Grendal
        • 2 Years Ago
        @Spec
        Not replaced, just a smaller sized segment. The Model S is compared to the BMW 5 series and the new BlueStar/Mass Market/Gen III car will comparable to a BMW 3 series. I expect it to be priced in the upper 30's and if the tax rebate is still around then that will move its price into the low $30K market.
          DaveMart
          • 2 Years Ago
          @Grendal
          @Spec: I am not sure why you are so pessimistic. Batteries are dropping in cost nicely, and the basic electric car is cheaper to make otherwise than an ICE, once the production equipment is amortised and sufficient volume is reached.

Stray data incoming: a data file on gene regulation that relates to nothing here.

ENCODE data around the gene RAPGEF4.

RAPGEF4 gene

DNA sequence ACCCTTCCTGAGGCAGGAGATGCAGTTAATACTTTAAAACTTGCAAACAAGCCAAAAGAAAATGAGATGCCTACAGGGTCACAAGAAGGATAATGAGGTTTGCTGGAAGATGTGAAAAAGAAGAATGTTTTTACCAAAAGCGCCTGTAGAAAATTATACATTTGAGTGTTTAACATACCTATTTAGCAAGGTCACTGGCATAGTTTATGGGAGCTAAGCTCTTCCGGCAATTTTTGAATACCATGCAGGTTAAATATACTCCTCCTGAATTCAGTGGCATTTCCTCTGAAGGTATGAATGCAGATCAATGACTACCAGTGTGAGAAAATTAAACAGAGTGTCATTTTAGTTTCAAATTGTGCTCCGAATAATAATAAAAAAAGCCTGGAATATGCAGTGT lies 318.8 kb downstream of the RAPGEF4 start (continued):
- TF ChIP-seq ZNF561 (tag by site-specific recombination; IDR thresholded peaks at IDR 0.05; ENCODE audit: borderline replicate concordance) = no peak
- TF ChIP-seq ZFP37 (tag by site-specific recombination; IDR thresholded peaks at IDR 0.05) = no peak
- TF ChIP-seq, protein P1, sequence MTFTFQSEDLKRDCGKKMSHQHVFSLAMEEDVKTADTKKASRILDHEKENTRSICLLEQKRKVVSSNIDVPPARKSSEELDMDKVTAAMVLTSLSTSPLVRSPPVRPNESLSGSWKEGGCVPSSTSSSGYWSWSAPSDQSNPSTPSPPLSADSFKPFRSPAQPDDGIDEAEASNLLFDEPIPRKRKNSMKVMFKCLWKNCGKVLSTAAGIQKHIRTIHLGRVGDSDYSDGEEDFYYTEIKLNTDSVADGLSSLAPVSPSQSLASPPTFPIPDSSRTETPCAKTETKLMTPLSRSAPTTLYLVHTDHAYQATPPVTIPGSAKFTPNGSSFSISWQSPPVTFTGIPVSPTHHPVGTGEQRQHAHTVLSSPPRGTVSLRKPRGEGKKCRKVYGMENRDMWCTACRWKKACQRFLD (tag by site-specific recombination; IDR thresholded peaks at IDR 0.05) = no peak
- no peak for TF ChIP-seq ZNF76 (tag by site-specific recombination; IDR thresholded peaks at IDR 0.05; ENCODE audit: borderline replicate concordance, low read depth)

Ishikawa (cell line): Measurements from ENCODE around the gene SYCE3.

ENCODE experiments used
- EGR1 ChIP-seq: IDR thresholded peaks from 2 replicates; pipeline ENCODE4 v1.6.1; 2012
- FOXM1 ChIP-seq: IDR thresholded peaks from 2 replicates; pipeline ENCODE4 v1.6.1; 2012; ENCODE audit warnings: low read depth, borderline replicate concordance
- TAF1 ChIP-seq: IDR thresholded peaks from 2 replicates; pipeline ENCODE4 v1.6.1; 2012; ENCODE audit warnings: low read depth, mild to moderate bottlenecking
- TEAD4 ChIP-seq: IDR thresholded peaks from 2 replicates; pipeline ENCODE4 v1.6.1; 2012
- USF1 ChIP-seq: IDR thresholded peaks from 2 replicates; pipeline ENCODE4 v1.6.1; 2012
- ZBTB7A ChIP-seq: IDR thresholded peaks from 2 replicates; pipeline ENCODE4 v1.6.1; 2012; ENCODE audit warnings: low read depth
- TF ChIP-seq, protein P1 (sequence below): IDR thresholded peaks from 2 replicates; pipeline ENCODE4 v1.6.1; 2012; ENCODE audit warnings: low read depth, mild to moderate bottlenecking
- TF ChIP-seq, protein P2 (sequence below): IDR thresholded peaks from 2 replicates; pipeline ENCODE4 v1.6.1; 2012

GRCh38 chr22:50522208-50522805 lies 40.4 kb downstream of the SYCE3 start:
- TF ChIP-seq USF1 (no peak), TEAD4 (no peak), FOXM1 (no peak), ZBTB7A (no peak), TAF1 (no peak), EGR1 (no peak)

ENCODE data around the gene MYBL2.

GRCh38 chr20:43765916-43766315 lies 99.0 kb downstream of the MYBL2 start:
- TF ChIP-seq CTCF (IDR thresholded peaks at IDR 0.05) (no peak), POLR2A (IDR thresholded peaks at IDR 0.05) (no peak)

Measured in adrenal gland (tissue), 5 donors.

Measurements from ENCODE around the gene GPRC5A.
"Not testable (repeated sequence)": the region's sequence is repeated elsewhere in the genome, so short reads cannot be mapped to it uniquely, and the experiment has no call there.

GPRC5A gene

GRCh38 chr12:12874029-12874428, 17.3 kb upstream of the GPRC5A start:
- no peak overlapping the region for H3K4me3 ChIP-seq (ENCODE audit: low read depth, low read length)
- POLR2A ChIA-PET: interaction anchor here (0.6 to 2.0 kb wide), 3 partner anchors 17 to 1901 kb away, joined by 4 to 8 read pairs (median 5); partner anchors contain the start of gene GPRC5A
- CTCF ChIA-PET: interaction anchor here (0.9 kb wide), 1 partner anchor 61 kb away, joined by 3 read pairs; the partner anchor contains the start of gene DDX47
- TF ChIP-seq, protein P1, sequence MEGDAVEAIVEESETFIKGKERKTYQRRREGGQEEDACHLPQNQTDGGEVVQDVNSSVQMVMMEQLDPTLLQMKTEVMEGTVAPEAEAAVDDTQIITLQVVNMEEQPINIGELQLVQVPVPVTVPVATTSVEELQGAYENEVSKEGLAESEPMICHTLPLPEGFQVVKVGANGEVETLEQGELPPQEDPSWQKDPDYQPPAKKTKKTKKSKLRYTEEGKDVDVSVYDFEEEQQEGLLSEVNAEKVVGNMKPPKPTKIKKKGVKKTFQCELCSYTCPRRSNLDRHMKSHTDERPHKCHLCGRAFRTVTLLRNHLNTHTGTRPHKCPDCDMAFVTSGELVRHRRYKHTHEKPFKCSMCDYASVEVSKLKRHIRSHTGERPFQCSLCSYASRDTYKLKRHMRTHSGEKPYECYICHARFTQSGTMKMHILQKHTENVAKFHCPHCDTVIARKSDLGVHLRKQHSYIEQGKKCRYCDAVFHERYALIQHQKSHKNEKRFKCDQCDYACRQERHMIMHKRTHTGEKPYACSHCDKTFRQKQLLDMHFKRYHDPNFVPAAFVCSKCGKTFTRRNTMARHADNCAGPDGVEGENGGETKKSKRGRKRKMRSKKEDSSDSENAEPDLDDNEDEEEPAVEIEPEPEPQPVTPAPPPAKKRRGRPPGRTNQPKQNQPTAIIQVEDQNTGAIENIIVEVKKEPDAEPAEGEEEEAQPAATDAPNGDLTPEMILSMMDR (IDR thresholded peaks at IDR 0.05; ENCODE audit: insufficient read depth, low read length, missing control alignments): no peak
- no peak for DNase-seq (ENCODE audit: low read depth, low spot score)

Grendal
          • 2 Years Ago
          @Grendal
          Elon said that the market on batteries will be under $200 per kWh by 2015. My impression was that he was almost there now. If so, then a 35 kWh pack for Tesla would run around $6000 and then I could see a $40K price tag ($32,500 after rebate) for a car that gets realistically 120 miles (150 at constant 55 mph) on a charge.
          PR
          • 2 Years Ago
          @Grendal
          Spec, Maybe you can pony up $1,000 dollars and get Elon to bet you, like the guy who bet against Elon on the Model S.... Betting against Musk isn't working out very well for those betting against him.
          JakeY
          • 2 Years Ago
          @Grendal